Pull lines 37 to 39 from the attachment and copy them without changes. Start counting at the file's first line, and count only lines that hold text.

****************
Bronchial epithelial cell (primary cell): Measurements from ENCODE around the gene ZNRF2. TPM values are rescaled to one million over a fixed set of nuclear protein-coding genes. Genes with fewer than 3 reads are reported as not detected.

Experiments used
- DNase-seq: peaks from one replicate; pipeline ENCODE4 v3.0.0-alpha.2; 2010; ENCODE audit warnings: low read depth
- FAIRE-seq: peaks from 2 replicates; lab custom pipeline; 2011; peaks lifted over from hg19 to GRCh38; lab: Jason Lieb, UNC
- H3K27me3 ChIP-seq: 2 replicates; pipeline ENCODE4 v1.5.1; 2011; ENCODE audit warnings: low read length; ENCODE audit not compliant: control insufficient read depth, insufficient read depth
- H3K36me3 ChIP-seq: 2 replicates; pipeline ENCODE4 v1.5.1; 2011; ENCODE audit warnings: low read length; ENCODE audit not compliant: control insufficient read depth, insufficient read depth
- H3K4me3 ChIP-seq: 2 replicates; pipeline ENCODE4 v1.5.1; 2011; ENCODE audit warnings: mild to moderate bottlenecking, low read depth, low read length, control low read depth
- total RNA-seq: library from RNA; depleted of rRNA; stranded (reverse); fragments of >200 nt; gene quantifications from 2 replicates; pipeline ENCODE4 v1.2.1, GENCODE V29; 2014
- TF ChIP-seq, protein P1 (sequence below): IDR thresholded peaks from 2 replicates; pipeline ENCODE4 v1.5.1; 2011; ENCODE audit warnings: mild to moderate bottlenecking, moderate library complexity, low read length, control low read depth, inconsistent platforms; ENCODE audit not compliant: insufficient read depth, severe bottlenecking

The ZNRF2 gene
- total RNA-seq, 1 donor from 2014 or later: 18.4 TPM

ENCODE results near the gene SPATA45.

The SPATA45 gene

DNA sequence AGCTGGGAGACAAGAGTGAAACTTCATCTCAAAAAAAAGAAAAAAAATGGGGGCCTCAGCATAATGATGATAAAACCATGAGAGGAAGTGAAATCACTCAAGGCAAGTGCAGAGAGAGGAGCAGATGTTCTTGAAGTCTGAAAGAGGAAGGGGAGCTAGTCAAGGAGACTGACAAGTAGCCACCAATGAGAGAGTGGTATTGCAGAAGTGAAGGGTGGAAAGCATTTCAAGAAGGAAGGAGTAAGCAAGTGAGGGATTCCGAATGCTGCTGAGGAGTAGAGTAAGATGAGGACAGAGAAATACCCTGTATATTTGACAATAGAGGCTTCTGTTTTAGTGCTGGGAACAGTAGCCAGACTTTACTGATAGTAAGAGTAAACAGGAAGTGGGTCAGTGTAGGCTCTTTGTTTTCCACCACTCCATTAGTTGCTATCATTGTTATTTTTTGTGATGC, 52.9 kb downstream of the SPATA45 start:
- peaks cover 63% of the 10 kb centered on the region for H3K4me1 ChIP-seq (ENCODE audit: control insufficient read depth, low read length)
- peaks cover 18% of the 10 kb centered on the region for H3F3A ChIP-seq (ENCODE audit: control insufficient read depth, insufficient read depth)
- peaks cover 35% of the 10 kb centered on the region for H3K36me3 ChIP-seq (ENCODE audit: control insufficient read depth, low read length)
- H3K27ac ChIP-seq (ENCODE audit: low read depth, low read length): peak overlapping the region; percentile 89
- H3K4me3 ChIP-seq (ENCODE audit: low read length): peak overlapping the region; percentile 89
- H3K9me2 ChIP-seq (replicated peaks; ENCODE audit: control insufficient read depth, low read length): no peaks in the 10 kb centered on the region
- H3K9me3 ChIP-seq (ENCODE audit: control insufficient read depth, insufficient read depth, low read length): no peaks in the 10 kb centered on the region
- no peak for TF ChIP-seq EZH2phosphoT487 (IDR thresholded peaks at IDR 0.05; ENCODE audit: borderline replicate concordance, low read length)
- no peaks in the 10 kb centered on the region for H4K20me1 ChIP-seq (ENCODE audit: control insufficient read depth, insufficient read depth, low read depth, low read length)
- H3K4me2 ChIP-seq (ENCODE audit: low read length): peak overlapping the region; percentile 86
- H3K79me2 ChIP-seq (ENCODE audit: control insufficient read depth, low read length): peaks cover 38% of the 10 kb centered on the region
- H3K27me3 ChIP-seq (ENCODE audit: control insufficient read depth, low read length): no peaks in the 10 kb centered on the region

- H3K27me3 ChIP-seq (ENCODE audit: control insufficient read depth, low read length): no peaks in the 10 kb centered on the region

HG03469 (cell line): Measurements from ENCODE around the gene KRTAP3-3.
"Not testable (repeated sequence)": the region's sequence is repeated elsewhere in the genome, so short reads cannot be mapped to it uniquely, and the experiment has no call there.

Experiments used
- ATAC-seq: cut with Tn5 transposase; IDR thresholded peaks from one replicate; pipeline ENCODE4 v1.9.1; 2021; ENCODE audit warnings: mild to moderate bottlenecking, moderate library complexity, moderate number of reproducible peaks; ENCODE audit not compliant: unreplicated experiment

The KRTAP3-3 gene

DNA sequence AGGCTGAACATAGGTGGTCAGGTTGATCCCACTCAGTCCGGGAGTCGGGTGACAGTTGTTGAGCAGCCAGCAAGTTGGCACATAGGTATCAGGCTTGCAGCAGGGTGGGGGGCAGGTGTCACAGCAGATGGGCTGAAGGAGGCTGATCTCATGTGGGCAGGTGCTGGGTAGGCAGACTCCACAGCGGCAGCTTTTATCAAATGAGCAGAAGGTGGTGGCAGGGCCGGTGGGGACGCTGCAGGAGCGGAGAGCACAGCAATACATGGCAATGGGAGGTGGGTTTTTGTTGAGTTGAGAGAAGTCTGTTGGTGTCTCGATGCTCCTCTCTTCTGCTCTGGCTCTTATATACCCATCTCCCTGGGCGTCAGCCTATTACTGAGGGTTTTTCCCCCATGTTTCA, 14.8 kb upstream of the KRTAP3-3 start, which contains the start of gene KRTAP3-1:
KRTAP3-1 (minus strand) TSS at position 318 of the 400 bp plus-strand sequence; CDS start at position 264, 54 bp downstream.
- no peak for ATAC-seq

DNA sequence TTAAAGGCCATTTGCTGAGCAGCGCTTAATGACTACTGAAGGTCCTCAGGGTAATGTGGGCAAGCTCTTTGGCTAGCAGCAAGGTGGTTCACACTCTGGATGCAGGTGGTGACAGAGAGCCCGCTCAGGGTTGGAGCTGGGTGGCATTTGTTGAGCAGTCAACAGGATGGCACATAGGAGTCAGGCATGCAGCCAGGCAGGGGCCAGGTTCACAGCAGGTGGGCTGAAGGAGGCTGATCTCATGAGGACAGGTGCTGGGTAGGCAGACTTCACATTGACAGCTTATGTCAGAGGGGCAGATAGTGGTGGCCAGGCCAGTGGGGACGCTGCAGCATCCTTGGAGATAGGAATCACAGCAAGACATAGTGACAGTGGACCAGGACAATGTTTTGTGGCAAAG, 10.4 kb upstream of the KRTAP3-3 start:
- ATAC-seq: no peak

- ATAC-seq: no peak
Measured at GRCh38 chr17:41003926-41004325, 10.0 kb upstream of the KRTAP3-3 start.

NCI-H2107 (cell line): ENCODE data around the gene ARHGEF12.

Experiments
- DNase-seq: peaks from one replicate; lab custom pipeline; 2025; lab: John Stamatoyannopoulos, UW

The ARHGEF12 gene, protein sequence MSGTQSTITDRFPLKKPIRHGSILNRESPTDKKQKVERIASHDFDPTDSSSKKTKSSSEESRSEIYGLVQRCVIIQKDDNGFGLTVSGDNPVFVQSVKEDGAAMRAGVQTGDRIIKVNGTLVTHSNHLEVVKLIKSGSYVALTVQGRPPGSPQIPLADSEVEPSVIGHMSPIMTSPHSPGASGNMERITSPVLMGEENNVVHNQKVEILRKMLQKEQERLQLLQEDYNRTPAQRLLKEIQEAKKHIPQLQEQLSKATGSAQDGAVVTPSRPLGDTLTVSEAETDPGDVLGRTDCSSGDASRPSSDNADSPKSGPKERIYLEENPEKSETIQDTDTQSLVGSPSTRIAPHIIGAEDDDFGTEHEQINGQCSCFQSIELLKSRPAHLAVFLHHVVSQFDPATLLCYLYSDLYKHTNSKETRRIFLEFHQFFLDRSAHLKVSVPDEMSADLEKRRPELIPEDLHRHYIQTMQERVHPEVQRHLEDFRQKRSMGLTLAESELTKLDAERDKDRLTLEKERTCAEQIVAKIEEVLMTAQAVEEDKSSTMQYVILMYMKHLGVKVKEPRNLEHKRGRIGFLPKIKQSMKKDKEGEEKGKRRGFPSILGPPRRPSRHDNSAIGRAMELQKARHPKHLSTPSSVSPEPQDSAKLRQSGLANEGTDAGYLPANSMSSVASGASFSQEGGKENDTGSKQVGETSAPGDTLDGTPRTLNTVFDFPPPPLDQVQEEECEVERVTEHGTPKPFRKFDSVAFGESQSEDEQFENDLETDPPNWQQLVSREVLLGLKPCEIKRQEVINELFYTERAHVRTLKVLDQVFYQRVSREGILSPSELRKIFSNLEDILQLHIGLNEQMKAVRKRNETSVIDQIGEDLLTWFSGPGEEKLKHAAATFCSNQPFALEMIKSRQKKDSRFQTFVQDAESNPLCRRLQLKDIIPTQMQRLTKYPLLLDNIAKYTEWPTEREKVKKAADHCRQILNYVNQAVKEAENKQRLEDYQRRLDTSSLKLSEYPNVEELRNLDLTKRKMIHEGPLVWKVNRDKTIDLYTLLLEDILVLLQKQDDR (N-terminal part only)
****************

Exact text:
- ATAC-seq: no peak

- ATAC-seq: no peak
Measured at GRCh38 chr17:41003926-41004325, 10.0 kb upstream of the KRTAP3-3 start.